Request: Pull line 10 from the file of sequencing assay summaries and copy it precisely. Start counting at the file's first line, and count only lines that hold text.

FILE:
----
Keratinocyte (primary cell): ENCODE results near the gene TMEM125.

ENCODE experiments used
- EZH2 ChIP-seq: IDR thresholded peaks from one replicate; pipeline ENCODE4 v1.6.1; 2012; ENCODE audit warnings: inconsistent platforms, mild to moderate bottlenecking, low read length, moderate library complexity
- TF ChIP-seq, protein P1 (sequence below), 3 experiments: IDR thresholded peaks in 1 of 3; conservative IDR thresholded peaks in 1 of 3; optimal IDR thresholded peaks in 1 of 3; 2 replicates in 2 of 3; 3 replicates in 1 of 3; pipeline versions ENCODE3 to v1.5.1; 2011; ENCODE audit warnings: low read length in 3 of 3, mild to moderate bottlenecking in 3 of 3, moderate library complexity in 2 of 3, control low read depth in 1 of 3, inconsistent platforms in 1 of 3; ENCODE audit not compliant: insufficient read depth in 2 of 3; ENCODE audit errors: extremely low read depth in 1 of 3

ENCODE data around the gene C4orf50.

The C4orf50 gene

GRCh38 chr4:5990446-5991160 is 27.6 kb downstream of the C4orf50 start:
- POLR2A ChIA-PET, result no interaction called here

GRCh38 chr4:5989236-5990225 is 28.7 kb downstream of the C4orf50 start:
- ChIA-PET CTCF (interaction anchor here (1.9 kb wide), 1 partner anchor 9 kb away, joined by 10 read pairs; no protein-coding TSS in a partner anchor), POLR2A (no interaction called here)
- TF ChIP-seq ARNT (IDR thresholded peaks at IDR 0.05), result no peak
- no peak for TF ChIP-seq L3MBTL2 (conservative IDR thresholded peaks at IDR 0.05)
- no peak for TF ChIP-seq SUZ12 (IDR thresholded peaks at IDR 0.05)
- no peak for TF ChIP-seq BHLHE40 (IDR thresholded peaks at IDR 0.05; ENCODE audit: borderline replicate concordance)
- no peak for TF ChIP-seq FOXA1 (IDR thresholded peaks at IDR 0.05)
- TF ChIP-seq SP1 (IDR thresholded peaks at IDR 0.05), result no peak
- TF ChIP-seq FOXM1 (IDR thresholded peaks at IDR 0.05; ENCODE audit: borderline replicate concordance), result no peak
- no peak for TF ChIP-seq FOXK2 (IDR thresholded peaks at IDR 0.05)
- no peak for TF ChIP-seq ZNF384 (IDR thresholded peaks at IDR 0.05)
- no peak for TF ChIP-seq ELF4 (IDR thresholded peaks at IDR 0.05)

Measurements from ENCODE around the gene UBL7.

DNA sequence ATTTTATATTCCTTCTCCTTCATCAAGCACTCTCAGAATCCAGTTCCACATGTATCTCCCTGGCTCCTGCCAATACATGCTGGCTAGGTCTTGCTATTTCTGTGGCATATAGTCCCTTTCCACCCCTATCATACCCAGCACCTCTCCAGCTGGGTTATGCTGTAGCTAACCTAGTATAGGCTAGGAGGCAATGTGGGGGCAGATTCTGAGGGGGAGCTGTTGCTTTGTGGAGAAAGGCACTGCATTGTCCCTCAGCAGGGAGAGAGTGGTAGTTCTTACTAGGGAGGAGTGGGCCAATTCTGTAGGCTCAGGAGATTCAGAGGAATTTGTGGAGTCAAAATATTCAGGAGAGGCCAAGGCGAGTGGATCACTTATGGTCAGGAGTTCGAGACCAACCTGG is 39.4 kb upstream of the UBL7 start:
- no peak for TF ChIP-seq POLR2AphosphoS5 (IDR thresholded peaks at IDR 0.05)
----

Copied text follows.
- ChIA-PET CTCF (interaction anchor here (1.9 kb wide), 1 partner anchor 9 kb away, joined by 10 read pairs; no protein-coding TSS in a partner anchor), POLR2A (no interaction called here)